This 13km / 8 mile linear route takes in all nine bridges over the Ouse inside the City of York boundaries
It starts with the northernmost on the Ring Road and finishes at the southernmost on the Solar System cycle path in Naburn, crossing over at each bridge.
It’s best done on a sturdy bike (hybrid, MTB, gravel etc) as there are some mildly bumpy paths, which may be muddy in wet weather. It’s 95% traffic-free and flat.
Getting to the start is easy: follow the traffic-free cycle path alongside the river (signed as National Cycle Route 65) north from the centre of town.
1: A1237 (York Northern Bypass Bridge)
Start here, with a fine view of cows grazing down on the watermeadows below, as if painted by 17th-century master Aelbert Cuyp.
You’re on the Ring Road, aka the A1237, aka the York Northern Bypass Bridge (according to a plaque on the bridge itself) opened in 1986. Cuyp would no doubt paint the concrete in a lovely golden evening light.
Head down the east side of the river along the rather nice Sustrans cycle path, avoiding the cowpats.
2: Clifton Bridge
Built in 1963 on the site of an old ferry. Cross over to the west side and head along the top of the grassy flood bank to join the riverside tarmac path. You may see fours and eights out training on the water. If the river is in flood you may be joining them.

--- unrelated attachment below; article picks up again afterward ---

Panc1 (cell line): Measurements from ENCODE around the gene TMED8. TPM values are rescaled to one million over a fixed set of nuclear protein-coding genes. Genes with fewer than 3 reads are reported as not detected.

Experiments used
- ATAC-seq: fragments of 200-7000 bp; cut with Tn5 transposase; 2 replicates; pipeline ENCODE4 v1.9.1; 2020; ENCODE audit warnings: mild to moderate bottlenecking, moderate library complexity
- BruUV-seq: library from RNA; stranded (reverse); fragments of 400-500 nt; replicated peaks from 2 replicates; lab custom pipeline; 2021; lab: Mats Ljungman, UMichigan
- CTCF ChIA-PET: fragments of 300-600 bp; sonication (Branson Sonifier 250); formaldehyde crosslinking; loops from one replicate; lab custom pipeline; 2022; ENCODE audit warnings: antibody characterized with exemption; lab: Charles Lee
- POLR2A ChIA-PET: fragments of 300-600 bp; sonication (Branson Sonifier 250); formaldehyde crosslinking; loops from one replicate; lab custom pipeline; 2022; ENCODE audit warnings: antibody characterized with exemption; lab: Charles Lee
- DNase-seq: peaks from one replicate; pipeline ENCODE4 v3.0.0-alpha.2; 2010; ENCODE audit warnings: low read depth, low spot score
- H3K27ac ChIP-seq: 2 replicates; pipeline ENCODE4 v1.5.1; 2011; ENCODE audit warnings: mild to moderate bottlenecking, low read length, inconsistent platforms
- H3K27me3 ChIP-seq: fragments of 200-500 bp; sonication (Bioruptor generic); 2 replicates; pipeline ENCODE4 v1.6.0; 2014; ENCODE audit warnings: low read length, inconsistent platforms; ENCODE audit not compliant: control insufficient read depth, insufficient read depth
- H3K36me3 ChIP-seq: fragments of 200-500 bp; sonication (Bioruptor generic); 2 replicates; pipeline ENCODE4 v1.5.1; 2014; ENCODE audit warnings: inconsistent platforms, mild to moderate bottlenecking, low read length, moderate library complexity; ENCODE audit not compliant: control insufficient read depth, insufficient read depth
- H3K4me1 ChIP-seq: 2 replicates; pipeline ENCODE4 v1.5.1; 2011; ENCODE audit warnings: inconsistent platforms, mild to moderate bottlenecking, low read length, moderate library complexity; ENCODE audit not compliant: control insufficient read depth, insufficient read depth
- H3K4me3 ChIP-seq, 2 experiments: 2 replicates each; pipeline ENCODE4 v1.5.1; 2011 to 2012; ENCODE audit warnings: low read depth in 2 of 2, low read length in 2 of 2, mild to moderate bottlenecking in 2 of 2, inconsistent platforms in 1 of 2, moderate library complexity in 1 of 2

3: Scarborough (Rail) Bridge
A gem of a pedestrian-cycle crossing alongside the railway bridge on the line to Scarborough. Opened in 2019 with newly level, wide, smooth access to the station, it replaced the previous narrow, clanky, awkwardly-staired one from 1844. Before that it was even worse: pedestrians had to walk in between the two rail lines.
Cross over to the riverside path on the east side and go through a picturesque gate. For the last bit, just before you turn left before the next bridge, dismount and push.
4: Lendal Bridge
You’re right in the historic centre now, with a thrilling view of the city walls one way and the Minster the other. The bridge, from 1863, is on the site of an old rope ferry. It’s always busy with traffic and not very nice to cycle across.
York tried banning cars from it in 2014 but that wasn’t popular with locals who said they got stuck in jams on the other bridges, and they preferred to be stuck in jams on this bridge instead, so it didn’t last long.
Cross over the west side and follow the riverside road up to the traffic lights, where you turn left. There’s an advance green for cyclists, though many drivers and pedestrians are oblivious of this and will shout at you for ‘jumping the red light’.
5: Ouse Bridge
There have been bridges on or near this site since the Romans arrived and introduced civil engineering, rabbits, nettles, Latin, cabbage etc. This version dates from 1821. Looking south from it, you get fine views of the King’s Arms and its terrace, the pub that gets flooded whenever the Ouse rises.
Cross to the east side and lug your bike down the steps to the pub terrace. Carry on alongside the river past pleasure boats and restaurant/bar pavement tables. You are allowed refreshment, and the (perfectly pleasant) Sam Smith’s is the cheapest pint you’ll get outside a Wetherspoon. Just saying.
6: Skeldergate Bridge
Originally a toll bridge, finished in 1881. Tolls were scrapped on 1 Apr 1914, as a plaque joyously informs you. Anything that saves money is a cause for celebration in Yorkshire.
If you didn’t like the Sam Smith’s, there’s a Wetherspoon about 100m to the east of the bridge. Just saying.